French Friendliness

25 Jun

First of all, I want to say that I am very proud of myself that I made it to where I’m supposed to be today. Even back home, whenever I go someplace new, I tend to mess up at least one thing. Though, in those situations, I suppose it’s because I want to figure out everything myself. I got over that train of thought VERY quickly in France, because this is not someplace where I want to be lost. And I remembered one of the culture lessons from my French class that said people always ask for help in France, and you betcha I did that. Once I arrived at Charles de Gaulle airport, I expected to have a nice, relaxing ride on the train to Lyon (where I’m spending the night before going to Arles). I got to the station and learned there’s a strike. Because of this, I had to hustle from train to train in a totally unfamiliar city. No idea where I was going. And that is why I needed so much help today.

There’s a stereotype I’m sure everyone is aware of. Everyone always says that the French are snobbish, the French hate Americans. I never believed that. I knew a good handful of people who have been to France before, and they told me this wasn’t true at all. Now, here I am, and already on my first day, I am really impressed with how friendly people are in France. I know I really stand out as a tourist right now. On occasion, I maybe detected a vibe that the French were wary of giving aid to an American tourist, and would proceed to help other people before they got to me, even if I had been there longer. Or maybe I just need to be more assertive to speak up before others do. Either way, once I spoke French to them, they seemed happy and a bit surprised that I am able to speak the language, at least decently enough to make myself understood. Most people picked up that I’m American and even started speaking English to me without me even having to ask.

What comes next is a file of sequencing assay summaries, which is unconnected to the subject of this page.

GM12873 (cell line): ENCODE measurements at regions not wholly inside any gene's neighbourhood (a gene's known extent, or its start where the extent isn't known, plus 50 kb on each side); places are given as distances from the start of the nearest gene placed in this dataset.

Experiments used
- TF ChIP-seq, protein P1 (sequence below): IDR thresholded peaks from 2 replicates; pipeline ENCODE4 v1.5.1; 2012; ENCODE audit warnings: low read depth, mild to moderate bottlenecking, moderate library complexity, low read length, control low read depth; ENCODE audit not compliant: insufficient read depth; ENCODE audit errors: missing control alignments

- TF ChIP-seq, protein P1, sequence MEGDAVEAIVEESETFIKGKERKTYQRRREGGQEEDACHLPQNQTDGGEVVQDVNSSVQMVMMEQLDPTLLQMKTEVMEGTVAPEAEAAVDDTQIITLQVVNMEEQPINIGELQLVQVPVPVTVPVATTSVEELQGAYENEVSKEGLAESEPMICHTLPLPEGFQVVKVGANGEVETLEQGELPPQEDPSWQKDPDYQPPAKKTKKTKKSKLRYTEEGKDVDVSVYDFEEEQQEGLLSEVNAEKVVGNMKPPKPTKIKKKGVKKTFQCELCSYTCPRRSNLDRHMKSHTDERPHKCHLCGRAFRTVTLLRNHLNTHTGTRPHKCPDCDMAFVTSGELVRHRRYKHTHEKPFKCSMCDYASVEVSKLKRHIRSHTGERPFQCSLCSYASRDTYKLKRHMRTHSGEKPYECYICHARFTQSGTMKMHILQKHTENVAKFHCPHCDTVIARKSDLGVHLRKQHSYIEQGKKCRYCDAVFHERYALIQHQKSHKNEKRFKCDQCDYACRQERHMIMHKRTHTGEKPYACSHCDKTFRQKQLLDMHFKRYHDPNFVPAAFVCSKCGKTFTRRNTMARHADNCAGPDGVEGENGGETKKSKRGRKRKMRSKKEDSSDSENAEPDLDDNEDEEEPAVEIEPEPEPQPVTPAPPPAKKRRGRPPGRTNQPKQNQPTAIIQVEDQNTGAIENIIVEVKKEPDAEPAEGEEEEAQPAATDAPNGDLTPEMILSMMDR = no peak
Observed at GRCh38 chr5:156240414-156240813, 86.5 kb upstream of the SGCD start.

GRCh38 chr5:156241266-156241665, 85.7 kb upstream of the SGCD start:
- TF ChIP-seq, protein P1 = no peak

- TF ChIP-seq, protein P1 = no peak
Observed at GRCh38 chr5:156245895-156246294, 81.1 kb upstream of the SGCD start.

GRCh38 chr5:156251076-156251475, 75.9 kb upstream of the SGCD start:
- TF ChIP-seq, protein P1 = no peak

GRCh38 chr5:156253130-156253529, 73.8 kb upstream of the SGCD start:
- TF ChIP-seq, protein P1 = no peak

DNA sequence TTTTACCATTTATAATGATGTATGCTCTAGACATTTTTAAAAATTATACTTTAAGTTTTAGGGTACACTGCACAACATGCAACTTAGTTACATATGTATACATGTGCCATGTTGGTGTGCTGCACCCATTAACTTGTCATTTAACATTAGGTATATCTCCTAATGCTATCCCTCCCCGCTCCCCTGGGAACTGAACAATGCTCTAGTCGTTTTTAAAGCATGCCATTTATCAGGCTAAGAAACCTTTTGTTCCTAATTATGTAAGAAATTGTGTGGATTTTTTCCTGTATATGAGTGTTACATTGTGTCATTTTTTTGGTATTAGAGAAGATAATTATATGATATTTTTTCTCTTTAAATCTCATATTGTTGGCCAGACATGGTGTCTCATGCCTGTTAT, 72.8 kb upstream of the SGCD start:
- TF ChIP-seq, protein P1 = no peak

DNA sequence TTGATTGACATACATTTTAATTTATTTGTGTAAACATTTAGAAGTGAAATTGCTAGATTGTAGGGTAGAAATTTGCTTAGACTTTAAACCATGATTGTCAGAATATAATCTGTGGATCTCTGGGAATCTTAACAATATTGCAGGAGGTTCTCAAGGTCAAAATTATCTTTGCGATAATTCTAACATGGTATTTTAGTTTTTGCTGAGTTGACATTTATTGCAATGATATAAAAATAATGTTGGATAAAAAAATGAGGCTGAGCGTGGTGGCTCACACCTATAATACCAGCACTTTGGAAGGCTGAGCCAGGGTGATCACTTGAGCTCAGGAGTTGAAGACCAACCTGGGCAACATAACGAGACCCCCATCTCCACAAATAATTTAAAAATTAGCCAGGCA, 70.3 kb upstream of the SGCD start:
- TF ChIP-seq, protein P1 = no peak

Aside from simple asking for directions, there were a couple outstanding moments I wanted to point out… So, I have this mammoth suitcase. I know everyone said people regret that they packed too much rather than too little, and I really, really tried not to do that, but somehow, everything ended up getting packed into this gigantic suitcase that’s half my size. I was trying to lug it up the stairs in one of the train stations, and this guy just picked up the other end and helped me carry it!

Next, was when I was trying to get through one of the train station gates. Up until that point, they had all been open, but this one was shut. People had little cards they scanned to get through, and I had this big ol’ paper train ticket. No idea what to do. One guy came along and noticed I looked confused, so he asked if I needed help, and I told him what the problem was, and he just scanned his card for me and let me through. How nice!

The third moment I want to mention is when I finally got to the train, and I was trying to figure out where I was supposed to go. It was a long train, and my ticket gave a class number and a coach number. One person said go one way, another person said go another way… But then one man said, “Oh, that’s a far way down. Just come sit in this car.” …Really? I was so scared that I was going to steal someone’s seat, or a conductor would come and see that wasn’t where I was supposed to be, but everything was fine!

I just can’t really imagine people helping each other like that in Chicago. Sure, I’ve given help to people who have asked me, but in the United States, I rarely ever see someone lend a hand to a stranger just out of nowhere like that. I don’t mean to say it’s entirely unheard of. Just that this is something I’ve never had happen to me until today. It really helped me out on what was otherwise a fairly stressful day.


One Response to “French Friendliness”

  1. Kai June 28, 2010 at 4:34 am #

    Oh, wow. I shouldn’t say I’m surprised that you got so much help, but really, that’s awesome! I’m so glad that everything worked out for you, and I hope that you get to your French family alright, and that you above all, have a fantastic time in France!

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